More nails in the coffin of Project Fear

Graham Charles Lear
4 min readJul 15, 2019

Readers will remember Project Fear Part One. This was a concerted campaign by the government of Cameron, Osborne, May, Hammond, and others to frighten the British voters into voting for Remain in the 2016 Referendum.

Their dire predictions of an economic catastrophe, massive job losses, an emergency budget, house price collapses, and an immediate recession have all been proven wrong, although the great British public has not been fully informed of this by the country’s national broadcaster. Instead, the dire predictions have continued each month.

The UK has now experienced 38 consecutive months of export growth on an annual rolling basis, in complete contrast to the predictions of Project Fear. In the quarter ended May 2019, UK exports reached their highest level ever. Yet the biased BBC have ever mentioned this fact

UK goods exports to non-EU countries grew by £2.2bn, but to the EU27 they fell by -£1.5bn

Below is a simple summary of the latest export figures released by the Office for National Statistics (ONS), for the three months to the end of May 2019.

UK export success

  1. Total exports of goods & services, year to May UP by 4% to £647.1bn — another record

2. Goods exports on their own increased by 4.7% to £357.1 bn

Last three months :

  1. Goods exports to EU countries, 3 months to May. DOWN by £1.5bn

2. Goods exports to non-EU countries, 3 months to May. UP by £2.2bn

Put simply, the rest of the world bought more of the UK’s goods.

Statistical note. The ONS compares the three months to the end of the survey month, to the three months to the end of the previous month. In the case of the latest figures, this means comparing the three months to the end of May with the three months to the end of April.

Post-Brexit trade preparations

The work of the Dept for International Trade has been considerably hampered over the past three years by the EU’s insistence that the UK could not negotiate trade deals whilst still a member of the EU.

From the start that this was not the case as there is no legal basis for the EU’s claim, but sadly the Government did not contest the EU’s stance.

Eventually, the Government quietly started talking trade with numerous countries, but this could have happened much sooner. As it is, the Government has now made significant progress.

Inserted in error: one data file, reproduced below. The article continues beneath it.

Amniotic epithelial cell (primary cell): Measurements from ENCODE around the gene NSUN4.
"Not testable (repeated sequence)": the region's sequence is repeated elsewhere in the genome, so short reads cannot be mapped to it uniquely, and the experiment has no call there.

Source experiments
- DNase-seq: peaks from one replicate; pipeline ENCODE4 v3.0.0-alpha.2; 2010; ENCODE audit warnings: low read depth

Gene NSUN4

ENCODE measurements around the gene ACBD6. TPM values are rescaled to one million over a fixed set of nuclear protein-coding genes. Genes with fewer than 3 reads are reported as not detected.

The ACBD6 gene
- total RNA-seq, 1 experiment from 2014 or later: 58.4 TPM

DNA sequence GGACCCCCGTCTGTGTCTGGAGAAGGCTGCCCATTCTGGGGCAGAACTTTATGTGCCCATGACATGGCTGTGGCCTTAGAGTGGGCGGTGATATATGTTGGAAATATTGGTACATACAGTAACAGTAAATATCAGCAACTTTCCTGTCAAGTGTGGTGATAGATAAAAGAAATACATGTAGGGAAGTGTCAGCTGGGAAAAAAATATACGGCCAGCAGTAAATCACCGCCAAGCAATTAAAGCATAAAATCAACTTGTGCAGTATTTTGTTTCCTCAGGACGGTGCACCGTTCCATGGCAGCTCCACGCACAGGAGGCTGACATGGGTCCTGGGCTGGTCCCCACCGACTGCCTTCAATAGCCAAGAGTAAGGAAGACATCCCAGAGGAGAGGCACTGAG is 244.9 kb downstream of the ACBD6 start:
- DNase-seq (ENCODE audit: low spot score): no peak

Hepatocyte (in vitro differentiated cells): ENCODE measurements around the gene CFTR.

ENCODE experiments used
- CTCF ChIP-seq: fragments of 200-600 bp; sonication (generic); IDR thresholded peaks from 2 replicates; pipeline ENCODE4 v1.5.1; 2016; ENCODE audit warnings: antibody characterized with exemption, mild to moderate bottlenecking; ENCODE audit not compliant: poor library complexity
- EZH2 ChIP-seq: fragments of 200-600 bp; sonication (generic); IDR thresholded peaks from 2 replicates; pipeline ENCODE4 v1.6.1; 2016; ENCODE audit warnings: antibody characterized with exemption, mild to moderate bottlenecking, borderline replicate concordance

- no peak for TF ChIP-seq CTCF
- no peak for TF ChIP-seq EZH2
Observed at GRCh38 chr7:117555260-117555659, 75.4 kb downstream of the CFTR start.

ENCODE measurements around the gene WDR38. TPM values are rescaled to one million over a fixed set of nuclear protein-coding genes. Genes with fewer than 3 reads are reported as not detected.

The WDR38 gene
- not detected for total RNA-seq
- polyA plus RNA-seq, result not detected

Please note

“To date, the UK has signed or agreed in principle agreements with countries that account for 63% of the UK’s trade with all the countries with which the UK is seeking continuity for a potential No Deal.”

Dept for International Trade, July 2019

As the EU Commission admitted in 2017. “90% of future global growth will happen outside Europe’s borders”

It makes no sense for the world’s fifth-largest economy not to be in full control of its ability to profit from the growth in economies around the world. Staying in the EU means having no control over this, as the EU Commission has “exclusive competence” over international trade for its members.

The EU doesn’t often admit anything negative. This was one of those rare occasions.

UK international trade at record highs, but some Remainers still Remoan.

The latest UK trade figures are very promising yet again. One aspect which is not understood by many Remainers is that the culture in parts of the business economy is changing. These Remainers sometimes argue that exports are increasing whilst we are still in the EU, which proves we should stay in.

They fail to account for the setting up of a new Government Department purely to encourage international trade. Previously trade was the sole preserve of the EU, which has had a lamentable record in doing trade deals since it began. The EU is now rapidly trying to play catch-up, stung into action by criticisms from organisations like ours, but it is hard for them to escape their track record. A perfect example of their attitude to trade was in 2014 when Jean-Claude Juncker appointed a person to be the EU’s Trade Commissioner when she had no experience of trade whatsoever.

The future’s bright, the future’s Brexit

It’s good to see the emergence of an outward-looking UK export economy again, as businesses start to look forward to a post-Brexit future. It will be good to see this flourish, even more, when the UK is free of EU institutional controls and tariffs.

[ Sources: Office for National Statistics | Dept for International Trade ]



Graham Charles Lear

What is life without a little controversy in it? Quite boring and sterile would be my answer.